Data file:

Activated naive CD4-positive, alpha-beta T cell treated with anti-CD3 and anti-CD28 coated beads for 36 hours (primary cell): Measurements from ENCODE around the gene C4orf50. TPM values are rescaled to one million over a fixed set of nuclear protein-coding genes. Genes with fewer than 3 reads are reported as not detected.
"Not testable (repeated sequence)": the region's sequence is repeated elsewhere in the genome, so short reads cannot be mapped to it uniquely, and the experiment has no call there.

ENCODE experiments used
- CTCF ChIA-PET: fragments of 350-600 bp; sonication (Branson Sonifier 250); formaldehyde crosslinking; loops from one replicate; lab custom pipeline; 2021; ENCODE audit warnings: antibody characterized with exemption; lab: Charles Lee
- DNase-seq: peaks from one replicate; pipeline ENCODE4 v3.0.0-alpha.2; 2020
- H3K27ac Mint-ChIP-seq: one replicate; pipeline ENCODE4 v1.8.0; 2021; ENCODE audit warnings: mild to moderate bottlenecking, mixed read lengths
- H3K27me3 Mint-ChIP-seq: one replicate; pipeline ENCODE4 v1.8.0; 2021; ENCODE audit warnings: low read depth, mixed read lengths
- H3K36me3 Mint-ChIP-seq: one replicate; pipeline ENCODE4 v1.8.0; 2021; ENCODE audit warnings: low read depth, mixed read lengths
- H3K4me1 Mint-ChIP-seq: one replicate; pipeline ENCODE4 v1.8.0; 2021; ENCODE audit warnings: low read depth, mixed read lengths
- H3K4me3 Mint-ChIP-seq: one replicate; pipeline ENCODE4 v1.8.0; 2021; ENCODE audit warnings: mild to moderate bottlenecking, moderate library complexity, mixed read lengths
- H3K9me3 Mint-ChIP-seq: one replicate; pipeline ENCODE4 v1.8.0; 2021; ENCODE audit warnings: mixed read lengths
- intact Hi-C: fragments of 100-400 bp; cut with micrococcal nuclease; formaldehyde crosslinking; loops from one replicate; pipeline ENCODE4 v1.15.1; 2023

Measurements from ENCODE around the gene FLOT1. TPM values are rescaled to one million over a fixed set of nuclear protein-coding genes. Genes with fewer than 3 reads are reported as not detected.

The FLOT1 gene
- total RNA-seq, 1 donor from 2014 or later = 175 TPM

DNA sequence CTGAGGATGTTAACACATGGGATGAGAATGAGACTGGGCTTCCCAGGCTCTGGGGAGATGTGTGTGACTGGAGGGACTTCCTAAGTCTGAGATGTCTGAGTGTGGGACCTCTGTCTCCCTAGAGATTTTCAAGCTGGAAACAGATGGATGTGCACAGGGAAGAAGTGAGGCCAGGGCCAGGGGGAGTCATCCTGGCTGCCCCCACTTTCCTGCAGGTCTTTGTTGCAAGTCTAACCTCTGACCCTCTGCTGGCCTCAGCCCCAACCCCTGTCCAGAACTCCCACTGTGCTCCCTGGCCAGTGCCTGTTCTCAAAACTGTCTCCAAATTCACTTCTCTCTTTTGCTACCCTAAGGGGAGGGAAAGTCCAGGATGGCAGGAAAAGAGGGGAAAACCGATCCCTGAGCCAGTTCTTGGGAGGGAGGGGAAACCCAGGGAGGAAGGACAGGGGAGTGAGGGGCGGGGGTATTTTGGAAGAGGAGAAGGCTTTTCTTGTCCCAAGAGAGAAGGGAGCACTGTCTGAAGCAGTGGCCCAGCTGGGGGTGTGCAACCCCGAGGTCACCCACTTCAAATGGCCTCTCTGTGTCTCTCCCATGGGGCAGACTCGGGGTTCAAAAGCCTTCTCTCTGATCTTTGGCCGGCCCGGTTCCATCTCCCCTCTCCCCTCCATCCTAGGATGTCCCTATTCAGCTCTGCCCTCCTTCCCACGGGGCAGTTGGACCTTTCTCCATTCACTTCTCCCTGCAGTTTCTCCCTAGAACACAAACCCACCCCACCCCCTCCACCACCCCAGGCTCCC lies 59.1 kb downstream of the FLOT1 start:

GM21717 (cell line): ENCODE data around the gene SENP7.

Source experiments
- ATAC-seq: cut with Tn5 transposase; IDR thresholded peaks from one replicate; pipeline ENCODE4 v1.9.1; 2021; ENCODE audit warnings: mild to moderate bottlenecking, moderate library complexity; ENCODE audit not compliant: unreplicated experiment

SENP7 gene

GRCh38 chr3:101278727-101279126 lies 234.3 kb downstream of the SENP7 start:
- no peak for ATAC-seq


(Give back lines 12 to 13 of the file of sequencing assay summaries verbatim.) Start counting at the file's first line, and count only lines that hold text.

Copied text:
- intact Hi-C: fragments of 100-400 bp; cut with micrococcal nuclease; formaldehyde crosslinking; loops from one replicate; pipeline ENCODE4 v1.15.1; 2023

Measurements from ENCODE around the gene FLOT1. TPM values are rescaled to one million over a fixed set of nuclear protein-coding genes. Genes with fewer than 3 reads are reported as not detected.